Understanding And Treating Cataracts In Dogs

Understanding And Treating Cataracts In Dogs

Cataracts in Dogs

Have you ever seen a dog with a white tint to their eyes? If you’re wondering what it may be from, it could be cataracts. A potentially life-threatening disease, cataracts should be treated as soon as symptoms appear. Read on to help understand and treat them in dogs.

What are Cataracts?

Cataracts are a largely inherited disease and are more frequent in purebred dogs. They are defined as the clouding of the lens of the eye. They can progress slowly or quickly, causing blindness in a few days or a few weeks.

A cataract isn’t a film over the eye, it’s a change to the inside of the clear sack that contains the lens. A minor clouding or fogging that doesn’t interfere with vision is known as an incipient cataract. Immature cataracts tend to cloud the larger portion of the lens and can result in blurred vision.

When the entire lens clouds up and complete vision is lost over time, it’s known as a mature cataract. As it progresses even further, the pupil will turn a bluish to even white color. A cataract doesn’t always mean blindness, though.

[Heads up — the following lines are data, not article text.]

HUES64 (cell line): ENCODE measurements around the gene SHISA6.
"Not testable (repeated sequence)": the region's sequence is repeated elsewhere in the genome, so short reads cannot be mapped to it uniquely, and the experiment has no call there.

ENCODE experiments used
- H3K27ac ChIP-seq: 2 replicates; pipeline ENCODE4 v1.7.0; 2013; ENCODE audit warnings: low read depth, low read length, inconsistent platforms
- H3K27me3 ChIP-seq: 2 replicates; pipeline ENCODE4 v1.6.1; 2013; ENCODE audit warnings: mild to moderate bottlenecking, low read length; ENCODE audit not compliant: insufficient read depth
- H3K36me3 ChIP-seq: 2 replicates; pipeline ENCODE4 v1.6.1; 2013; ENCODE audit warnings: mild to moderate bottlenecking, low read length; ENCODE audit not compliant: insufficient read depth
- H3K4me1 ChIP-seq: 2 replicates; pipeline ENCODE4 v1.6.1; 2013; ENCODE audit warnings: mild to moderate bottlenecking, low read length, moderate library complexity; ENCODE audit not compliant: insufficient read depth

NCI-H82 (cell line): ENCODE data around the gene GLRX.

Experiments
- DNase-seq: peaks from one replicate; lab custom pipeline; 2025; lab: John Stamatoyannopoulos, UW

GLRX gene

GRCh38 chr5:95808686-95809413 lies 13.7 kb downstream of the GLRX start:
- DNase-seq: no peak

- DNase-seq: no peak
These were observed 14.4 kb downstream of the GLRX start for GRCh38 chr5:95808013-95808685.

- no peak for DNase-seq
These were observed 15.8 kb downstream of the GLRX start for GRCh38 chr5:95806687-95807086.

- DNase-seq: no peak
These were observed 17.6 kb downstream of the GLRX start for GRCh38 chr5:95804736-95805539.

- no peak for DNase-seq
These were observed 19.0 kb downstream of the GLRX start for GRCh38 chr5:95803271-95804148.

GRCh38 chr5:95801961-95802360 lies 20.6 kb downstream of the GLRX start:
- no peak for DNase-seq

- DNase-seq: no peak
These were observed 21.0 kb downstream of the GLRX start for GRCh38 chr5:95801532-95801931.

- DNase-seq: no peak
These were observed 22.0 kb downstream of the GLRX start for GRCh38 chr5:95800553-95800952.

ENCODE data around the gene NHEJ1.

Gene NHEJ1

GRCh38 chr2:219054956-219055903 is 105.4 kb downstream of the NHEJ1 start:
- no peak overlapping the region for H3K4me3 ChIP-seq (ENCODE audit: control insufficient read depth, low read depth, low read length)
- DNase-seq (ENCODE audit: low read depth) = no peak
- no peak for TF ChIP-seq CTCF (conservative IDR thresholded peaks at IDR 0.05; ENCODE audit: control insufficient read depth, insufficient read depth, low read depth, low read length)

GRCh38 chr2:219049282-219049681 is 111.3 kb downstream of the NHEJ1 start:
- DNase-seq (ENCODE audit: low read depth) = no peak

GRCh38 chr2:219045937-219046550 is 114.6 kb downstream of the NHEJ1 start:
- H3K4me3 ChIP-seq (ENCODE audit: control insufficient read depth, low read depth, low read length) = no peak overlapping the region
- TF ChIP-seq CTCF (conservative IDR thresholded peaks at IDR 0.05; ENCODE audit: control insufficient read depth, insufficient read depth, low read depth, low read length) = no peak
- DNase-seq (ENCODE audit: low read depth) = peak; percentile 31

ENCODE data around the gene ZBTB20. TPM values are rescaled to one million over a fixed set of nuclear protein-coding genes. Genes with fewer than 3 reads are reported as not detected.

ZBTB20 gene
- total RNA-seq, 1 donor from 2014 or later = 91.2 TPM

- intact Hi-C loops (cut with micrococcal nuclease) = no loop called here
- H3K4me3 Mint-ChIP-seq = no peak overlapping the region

How They Develop

Cataracts can develop at any age. The Cocker Spaniel, Siberian Husky, Poodle, Yorkshire Terrier, and Golden Retriever are all more prone to the disease. Diabetes can also cause them. Nearly 75% off dogs with diabetes will become blind from cataracts within a year. In fact, they can develop overnight in dogs with diabetes – one night they go to bed with normal eyes and the next morning they wake up with white eyes!

If this happens, take your dog to the vet immediately.

Cataracts can also be caused by the toxicity from drugs such as heartworm preventatives, vaccines, and flea and tick medicine. Underlying eye diseases such as progressive retinal atrophy, glaucoma, or uveitis can also cause this disease. Eye trauma can also lead to cataracts. Lastly, senior dogs can develop this disease due to aging but they are mostly slow to develop and don’t cause serious eyesight issues.


If you spot some clouding in your dog’s eyes, take your pup to the veterinarian immediately. From there, they might recommend a visit to a veterinary ophthalmologist. If the cataracts aren’t major, they will be monitored and rechecked often. Anti-inflammatory eye drops may also be prescribed.

If the cataracts are major, surgery may be recommended. Surgery is more effective if it is done sooner rather than later as mature ones are harder to treat. Surgery is usually successful and most dogs have near-perfect vision post-surgery.


One way to prevent cataracts is to prevent diabetes. You can prevent diabetes by keeping your dog at a healthy weight. Since diabetes almost always end in this disease and involves surgery, the best way to prevent them is to prevent diabetes!

There are many other holistic approaches to preventing cataracts like not over-vaccinating your pet, feeding a high quality diet, and adding supplements to their food.

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